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Prolactin and Cortisol Control of Salinity Preferences in Gasterosteus Aculeatus and Apeltes Quadracus

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Prolactin and cortisol effects on the salinity preferences of Gasterosteus aculeatus and Apeltes quadracus were examined in order to evaluate two possible mechanisms of endocrine transduction of the effects of photoperiod on salinity preferences: the temporal synergism hypothesis and the hypothesis of direct hormonal regulation. The tests of the temporal synergism hypothesis which were conducted with fish acclimated to continuous light showed that prolactin shifted salinity preferences of G. aculeatus and A. quadracus from salt to fresh water although solvent injections produced a similar effect in A. quadracus. Cortisol promoted a preference for salt water in A. quadracus. An interaction between these hormones was demonstrated for both species as simultaneous injection of cortisol and prolactin masked the specific effects of each hormone. In G. aculeatus a 12 h delay between injection of both hormones restored the response obtained with prolactin injected alone. As no condition restored salt water preferences, the time-lag between the plasma peaks of these 2 hormones cannot directly regulate seasonal changes in salinity preferences as shown for Fundulusgrandis (FIVIZZANI & MEIER, 1978). Fish acclimated to 9L:15D and 14L: 10D were used to test the hypothesis of direct hormonal regulation of salinity preferences. Prolactin and saline both promoted a fresher water preference in G. aculeatus, while prolactin clearly shifted the salinity preference of A. quadracus to fresh water. In A. quadracus acclimated to 14L: 10D, both cortisol and saline promoted a preference for more saline waters. Although solvent effects must be studied more intensively, one can conclude that seasonal differences in prolactin and cortisol levels (and possibly rhythms) are important in the regulation of salinity preferences in sticklebacks.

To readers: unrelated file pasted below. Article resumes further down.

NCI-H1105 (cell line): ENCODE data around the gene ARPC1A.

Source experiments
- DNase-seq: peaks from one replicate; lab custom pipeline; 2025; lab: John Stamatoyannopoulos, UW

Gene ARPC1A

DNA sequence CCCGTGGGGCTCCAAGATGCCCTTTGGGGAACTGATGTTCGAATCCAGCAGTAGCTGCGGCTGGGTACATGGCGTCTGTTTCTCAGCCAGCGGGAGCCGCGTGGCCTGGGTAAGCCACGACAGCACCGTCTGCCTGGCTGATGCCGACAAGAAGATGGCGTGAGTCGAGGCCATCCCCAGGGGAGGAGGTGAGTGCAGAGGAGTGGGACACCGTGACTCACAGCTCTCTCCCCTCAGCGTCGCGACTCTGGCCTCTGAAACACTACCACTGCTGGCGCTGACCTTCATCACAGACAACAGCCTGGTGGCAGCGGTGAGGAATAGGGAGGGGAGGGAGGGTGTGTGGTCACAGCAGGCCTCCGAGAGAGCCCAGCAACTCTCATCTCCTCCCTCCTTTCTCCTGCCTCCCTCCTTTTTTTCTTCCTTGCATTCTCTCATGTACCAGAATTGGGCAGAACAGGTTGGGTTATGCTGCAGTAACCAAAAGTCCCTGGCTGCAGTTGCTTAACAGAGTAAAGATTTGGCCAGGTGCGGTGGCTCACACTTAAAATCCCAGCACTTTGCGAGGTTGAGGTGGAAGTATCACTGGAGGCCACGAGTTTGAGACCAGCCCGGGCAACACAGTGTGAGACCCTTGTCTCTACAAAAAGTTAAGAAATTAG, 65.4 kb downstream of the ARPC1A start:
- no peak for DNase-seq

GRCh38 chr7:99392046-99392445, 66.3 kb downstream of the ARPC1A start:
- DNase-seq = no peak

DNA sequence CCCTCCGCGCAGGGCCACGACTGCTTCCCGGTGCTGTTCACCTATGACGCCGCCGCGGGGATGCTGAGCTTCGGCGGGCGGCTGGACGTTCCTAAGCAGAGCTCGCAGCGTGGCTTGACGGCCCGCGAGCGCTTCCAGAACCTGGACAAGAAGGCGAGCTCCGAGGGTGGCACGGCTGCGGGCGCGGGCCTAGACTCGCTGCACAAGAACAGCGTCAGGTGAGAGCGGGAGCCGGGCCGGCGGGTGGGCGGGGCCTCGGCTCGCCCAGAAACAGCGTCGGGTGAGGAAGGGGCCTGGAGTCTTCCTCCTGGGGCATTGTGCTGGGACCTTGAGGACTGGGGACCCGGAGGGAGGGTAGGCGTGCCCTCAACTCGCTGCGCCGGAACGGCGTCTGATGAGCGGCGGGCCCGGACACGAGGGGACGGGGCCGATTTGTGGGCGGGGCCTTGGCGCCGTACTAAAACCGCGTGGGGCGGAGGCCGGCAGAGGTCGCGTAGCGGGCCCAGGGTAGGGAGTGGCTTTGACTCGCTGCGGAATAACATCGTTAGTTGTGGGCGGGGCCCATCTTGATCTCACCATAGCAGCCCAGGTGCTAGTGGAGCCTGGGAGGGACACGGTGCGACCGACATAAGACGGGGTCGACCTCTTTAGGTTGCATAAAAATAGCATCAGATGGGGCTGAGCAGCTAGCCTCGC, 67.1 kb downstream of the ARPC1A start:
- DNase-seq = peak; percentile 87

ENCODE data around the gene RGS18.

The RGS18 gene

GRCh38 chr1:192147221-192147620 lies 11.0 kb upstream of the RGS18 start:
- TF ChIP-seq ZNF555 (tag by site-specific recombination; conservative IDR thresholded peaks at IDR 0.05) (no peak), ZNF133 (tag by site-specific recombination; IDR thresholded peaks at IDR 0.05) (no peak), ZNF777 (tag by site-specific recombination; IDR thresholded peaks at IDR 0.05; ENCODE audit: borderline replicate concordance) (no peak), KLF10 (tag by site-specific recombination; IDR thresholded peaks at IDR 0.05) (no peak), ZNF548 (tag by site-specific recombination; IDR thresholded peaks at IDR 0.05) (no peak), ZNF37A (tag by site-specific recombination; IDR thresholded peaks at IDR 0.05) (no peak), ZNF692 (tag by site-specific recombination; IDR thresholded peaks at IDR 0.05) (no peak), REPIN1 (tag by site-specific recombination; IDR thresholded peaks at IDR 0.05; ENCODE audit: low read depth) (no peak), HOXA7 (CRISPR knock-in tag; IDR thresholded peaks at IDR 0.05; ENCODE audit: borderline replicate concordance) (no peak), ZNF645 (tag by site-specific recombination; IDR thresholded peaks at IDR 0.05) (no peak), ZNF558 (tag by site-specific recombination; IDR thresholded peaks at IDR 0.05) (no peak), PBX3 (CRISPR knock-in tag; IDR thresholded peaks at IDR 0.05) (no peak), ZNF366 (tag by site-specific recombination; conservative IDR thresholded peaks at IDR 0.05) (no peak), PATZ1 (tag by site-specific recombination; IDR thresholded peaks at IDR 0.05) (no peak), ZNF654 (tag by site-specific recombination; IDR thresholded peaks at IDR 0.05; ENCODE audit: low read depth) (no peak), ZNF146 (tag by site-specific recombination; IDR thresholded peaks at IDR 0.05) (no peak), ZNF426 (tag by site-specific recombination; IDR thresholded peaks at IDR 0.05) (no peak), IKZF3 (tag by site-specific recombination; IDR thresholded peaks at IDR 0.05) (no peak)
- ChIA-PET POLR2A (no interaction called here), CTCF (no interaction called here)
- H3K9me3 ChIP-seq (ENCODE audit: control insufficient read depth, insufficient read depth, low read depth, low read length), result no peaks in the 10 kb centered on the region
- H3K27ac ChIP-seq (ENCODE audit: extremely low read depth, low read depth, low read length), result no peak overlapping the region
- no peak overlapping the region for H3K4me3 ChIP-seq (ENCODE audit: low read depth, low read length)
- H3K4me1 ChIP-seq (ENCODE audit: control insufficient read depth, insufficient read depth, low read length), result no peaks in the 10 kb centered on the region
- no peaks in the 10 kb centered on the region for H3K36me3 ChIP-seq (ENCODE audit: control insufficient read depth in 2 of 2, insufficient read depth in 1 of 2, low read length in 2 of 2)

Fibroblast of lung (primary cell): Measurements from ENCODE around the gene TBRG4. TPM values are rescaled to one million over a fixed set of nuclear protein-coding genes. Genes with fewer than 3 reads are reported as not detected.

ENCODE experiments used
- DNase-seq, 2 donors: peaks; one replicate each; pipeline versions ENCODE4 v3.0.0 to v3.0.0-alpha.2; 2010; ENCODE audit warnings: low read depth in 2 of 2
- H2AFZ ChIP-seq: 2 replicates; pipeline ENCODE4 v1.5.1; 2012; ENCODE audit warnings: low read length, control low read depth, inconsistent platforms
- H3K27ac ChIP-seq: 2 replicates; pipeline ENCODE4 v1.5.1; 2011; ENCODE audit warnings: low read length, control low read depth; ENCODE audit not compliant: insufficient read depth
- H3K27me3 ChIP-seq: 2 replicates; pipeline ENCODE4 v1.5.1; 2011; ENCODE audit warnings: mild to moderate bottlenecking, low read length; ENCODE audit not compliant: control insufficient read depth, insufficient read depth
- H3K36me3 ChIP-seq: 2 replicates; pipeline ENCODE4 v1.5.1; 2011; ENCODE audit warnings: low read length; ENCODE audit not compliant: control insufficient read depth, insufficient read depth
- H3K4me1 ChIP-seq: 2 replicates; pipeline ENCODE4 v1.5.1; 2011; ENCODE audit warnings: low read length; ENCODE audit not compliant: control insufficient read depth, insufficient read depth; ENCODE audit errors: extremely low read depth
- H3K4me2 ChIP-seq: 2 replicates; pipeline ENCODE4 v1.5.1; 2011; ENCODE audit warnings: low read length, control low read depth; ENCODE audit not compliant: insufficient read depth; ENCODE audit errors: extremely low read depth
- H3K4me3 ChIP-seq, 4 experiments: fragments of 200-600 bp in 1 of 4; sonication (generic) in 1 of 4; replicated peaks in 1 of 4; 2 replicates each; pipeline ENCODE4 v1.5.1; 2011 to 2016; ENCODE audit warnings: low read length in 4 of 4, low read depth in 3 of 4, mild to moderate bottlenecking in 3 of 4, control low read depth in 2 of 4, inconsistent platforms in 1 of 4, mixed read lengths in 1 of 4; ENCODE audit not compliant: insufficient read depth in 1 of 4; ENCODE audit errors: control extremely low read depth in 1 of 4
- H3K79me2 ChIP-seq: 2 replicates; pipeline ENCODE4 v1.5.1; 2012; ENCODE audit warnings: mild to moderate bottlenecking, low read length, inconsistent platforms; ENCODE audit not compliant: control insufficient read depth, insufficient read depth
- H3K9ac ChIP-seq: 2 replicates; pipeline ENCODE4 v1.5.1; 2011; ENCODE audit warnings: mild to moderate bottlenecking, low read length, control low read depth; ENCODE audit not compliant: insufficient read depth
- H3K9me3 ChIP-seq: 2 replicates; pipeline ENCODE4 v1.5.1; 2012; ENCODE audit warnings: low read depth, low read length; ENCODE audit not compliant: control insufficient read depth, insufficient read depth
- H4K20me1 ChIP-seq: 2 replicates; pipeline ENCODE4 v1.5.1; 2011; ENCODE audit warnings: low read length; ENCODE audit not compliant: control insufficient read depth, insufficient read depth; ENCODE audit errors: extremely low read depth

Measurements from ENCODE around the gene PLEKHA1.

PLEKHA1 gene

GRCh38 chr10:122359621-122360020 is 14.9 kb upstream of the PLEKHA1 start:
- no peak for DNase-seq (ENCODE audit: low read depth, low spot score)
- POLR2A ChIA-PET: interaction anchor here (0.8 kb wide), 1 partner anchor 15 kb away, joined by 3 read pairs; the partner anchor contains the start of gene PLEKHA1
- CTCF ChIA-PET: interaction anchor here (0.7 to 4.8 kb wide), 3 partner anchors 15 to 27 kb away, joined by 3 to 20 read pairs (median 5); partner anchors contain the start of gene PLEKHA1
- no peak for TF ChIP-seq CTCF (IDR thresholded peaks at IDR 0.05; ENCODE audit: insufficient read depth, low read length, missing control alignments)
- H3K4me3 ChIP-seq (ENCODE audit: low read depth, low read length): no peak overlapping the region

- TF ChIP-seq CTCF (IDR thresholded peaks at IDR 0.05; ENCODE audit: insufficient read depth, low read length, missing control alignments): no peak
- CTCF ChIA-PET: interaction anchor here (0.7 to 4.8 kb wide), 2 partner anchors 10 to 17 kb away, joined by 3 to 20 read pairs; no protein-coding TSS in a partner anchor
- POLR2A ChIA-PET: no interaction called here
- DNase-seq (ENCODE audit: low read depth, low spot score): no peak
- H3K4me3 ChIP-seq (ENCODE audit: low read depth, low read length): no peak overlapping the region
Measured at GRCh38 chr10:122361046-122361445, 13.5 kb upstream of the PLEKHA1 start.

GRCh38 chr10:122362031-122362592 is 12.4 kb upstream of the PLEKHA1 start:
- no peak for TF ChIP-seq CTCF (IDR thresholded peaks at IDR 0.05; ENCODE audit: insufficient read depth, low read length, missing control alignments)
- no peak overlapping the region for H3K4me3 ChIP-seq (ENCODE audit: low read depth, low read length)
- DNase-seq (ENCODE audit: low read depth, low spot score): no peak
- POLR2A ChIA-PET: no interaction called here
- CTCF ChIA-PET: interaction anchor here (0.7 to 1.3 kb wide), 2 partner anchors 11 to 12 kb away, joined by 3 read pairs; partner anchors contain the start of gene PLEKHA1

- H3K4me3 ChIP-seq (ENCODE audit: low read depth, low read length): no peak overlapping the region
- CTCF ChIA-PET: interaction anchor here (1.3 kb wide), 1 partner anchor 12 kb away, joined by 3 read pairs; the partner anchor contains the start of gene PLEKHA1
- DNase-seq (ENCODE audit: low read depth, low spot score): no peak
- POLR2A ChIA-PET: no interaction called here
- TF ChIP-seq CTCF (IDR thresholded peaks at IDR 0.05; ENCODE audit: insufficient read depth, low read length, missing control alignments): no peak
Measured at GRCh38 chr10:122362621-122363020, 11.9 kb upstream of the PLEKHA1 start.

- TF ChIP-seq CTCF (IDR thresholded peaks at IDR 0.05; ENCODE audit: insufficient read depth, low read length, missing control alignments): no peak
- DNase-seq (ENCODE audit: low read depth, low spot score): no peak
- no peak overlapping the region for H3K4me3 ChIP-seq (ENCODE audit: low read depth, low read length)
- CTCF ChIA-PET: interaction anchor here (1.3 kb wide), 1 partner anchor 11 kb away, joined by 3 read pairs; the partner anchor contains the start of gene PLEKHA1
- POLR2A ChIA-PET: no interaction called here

Affiliations: 1: (Départment de Biologie, Université Laval, Québec, Canada G1K 7P4)

10.1163/156853986X00711
/content/journals/10.1163/156853986x00711
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/content/journals/10.1163/156853986x00711
1985-01-01
2016-09-27

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